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How to Prepare a South Carolina Will

How to Prepare a South Carolina Will

For South Carolina residents the foundation of any estate plan should be the preparation of a Last Will and Testament. Without a Will your estate will be distributed according to the law of intestacy - which means the State will direct who takes your property. With a Will you can specifically direct who will inherent from your estate.

The actual process to prepare a will is relatively straightforward once you have planned for how you want your estate handled. In the most basic plan you will direct that all of your assets will go to one person (usually a spouse) and then if they die before you do then they will go to someone else (usually your children). If your children are young it is a good idea to consider if you want to implement what is called a pour over trust and have their inheretence held for them by someone you trust (called a trustee) until they reach an age that you select.

You can however provide for any number of people to potentially inherent, and there is no requirement that they be related to you by either blood or marriage. In addition you should plan on who will be the personal representative (South Carolina's term for executor) and whether or not you want them to be required to purchase an insurance bond. By default the Court will require that a bond be purchased for most estates, and by specifying that such is not required you can save your estate hundreds or thousands of dollars.

Many of the issues to be covered are not addressed in the self-help websites and books you see advertised. Although you may think you are saving $100 or $200 by using such a service rather than consulting with a licensed attorney the risks far outweigh the prospective savings. Additionally you should be aware that preparing a Will has been determined to be the practice of law in South Carolina and if you are involved in procurring or preparing a Will for someone else the Probate Court may not consider it valid AND you could potentially face civil or criminal penalties. Also the self-help services do not include the help you will need to properly execute your will in compliance with South Carolina law - include the independent witnesses and the notary.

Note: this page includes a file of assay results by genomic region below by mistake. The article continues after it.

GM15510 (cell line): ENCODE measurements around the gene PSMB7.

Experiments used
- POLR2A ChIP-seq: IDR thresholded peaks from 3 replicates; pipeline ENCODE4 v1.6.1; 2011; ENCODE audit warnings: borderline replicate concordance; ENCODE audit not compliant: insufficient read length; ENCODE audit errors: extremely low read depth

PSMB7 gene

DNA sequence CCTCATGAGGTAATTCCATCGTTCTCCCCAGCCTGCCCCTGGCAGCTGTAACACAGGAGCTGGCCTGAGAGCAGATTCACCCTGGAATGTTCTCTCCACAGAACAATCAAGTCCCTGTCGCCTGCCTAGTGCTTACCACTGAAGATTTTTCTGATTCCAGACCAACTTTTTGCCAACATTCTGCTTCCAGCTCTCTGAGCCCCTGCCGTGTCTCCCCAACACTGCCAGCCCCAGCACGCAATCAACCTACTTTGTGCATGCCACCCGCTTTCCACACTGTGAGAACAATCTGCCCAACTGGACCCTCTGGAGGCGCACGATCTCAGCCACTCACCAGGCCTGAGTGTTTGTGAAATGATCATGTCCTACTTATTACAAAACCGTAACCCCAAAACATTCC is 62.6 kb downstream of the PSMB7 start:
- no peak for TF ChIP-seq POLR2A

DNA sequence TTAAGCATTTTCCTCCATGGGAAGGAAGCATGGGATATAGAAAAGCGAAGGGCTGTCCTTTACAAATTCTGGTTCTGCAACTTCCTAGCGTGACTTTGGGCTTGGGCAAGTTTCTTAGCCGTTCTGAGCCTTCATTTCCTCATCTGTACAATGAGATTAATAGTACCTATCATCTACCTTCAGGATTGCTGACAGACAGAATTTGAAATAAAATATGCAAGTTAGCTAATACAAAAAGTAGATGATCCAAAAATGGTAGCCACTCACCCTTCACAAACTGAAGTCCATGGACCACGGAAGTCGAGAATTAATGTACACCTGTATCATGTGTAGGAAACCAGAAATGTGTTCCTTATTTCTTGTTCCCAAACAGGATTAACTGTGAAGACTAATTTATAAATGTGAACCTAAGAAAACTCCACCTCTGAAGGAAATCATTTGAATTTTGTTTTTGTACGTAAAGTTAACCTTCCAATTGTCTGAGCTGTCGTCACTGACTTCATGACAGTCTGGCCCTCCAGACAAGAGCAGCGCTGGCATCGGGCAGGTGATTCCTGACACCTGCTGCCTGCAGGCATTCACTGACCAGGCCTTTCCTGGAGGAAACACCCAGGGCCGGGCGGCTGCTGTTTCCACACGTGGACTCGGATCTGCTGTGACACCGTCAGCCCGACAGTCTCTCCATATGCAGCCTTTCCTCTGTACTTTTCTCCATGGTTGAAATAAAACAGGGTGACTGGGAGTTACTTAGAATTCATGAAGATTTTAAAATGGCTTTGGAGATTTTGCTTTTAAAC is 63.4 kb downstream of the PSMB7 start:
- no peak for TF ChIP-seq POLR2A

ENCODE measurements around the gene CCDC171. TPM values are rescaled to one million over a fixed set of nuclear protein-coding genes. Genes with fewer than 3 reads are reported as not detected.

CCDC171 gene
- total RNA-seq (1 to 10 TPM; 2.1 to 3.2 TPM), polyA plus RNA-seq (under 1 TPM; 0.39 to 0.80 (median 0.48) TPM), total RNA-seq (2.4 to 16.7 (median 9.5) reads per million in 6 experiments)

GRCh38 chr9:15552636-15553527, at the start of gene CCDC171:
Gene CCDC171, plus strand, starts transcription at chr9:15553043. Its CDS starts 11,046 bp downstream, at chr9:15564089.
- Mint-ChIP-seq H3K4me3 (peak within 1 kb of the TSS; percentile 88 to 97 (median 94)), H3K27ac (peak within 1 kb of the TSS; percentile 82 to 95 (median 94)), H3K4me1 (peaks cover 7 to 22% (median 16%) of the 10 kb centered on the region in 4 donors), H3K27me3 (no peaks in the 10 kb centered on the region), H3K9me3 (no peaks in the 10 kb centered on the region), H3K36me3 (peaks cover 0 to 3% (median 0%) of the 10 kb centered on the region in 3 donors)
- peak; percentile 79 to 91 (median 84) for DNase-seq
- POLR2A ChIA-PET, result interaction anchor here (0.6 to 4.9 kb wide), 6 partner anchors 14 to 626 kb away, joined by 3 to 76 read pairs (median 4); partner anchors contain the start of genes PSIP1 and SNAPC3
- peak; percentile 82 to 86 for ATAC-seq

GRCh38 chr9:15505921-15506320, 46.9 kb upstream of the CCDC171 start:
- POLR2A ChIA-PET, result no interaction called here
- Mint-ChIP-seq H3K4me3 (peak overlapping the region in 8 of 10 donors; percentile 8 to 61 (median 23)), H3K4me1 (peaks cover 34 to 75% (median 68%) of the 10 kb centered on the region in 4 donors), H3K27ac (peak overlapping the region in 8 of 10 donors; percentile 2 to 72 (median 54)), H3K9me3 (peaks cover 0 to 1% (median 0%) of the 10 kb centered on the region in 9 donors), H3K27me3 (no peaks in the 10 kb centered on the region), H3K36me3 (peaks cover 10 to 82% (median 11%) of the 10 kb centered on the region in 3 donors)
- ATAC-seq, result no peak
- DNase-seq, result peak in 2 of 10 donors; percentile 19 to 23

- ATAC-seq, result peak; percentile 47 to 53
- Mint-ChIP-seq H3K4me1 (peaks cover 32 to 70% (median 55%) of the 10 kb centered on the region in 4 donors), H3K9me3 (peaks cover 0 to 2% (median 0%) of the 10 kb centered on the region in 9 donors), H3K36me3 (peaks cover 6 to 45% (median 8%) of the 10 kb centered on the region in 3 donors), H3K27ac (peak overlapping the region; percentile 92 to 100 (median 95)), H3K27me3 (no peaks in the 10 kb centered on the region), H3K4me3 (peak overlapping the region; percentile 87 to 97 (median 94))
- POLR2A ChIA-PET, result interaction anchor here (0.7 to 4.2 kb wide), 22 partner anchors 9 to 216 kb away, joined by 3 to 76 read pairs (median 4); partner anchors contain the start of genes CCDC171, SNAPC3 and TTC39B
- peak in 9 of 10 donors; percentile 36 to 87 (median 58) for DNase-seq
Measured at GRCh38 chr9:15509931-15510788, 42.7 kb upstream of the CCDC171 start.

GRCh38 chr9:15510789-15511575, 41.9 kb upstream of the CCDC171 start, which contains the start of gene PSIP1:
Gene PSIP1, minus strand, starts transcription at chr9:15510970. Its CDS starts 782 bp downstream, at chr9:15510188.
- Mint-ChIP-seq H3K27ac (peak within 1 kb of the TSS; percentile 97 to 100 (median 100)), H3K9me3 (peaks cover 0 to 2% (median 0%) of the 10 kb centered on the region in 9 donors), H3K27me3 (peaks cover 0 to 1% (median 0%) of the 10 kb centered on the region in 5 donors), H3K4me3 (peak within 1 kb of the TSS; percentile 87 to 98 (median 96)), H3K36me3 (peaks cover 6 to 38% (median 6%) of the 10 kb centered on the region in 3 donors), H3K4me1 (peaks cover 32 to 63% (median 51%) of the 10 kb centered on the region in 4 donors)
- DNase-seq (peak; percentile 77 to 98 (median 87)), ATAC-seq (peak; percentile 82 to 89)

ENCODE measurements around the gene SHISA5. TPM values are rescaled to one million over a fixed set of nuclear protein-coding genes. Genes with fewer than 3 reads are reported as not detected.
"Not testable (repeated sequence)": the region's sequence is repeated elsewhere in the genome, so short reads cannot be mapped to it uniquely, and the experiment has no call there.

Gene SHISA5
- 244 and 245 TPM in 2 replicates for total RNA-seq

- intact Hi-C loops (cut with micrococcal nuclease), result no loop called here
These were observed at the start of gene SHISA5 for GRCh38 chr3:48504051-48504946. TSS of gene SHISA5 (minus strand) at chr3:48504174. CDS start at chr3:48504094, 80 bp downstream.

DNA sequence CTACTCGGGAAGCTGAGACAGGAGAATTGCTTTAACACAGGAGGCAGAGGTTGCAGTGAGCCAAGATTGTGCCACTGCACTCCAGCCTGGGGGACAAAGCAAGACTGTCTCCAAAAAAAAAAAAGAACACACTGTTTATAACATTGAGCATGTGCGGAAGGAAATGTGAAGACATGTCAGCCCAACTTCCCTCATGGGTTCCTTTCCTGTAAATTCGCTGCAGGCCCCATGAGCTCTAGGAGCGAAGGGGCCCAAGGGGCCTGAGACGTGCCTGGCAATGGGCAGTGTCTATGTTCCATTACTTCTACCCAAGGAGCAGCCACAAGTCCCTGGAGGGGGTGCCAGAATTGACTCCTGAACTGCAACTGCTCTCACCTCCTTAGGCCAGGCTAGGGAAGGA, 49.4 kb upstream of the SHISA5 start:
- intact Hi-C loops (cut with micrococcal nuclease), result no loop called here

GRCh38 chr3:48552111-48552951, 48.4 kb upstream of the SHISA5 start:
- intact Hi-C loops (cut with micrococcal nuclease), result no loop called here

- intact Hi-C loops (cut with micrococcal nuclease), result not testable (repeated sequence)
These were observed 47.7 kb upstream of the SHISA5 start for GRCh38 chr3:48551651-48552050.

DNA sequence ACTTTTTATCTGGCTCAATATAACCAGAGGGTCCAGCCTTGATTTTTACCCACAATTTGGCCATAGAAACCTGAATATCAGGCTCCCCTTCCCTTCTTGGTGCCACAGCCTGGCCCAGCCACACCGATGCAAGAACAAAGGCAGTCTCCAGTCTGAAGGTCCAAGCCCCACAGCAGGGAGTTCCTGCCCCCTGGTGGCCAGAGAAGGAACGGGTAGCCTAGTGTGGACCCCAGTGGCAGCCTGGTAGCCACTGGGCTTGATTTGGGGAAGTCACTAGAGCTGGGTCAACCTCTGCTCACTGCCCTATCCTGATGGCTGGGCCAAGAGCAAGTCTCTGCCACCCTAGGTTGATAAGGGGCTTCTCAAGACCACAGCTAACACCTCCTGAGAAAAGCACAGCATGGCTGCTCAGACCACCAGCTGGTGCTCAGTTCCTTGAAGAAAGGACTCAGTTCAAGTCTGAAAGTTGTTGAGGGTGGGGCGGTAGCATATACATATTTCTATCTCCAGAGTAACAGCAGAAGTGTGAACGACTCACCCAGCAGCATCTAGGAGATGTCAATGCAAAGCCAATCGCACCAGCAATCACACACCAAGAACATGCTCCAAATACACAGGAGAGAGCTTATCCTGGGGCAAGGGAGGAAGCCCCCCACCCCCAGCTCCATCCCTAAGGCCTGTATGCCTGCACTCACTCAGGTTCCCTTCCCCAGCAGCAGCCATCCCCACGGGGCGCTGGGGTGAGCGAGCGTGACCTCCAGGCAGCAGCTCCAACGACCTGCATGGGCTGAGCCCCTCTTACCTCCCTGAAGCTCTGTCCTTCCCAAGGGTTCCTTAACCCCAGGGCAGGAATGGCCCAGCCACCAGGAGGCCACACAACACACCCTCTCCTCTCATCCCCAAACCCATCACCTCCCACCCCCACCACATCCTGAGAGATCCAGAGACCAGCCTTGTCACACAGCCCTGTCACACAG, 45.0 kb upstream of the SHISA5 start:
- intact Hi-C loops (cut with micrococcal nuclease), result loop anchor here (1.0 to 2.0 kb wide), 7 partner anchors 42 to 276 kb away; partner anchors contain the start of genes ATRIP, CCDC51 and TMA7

To begin the process of planning for your South Carolina Last Will and Testament you should decide who you would want to inherent and what you would like for them to inherent. If you decide that you want all of your property going to one person, or split among several, you may not need to specify each item in your Will. You also should determine who you would like to be the Personal Representative and at least one backup person in case your first choice cannot serve for any reason. Your Personal Representative can also be someone who you plan on inhereting from your estate.

Once you have this basic information you should make an appointment with an attorney to review your plan and discuss the specifics of your situation. If your attorney determines that your estate may be considered taxable by the IRS or the South Carolina Department of Revenue there are additional considerations and it may be advisable to coordinate with a tax attorney for those specific issues.

In my office I am typically able to help most people whose estate plans can be satisfied through a straightforward or Simple Will in a single visit. The cost for most Wills does not exceed $250 - and in the same visit we can also discuss whether or not a living will, healthcare power of attorney or a durable power of attorney would be beneficial. To schedule an appointment to prepare your Will contact my office at 1-888-304-2418.


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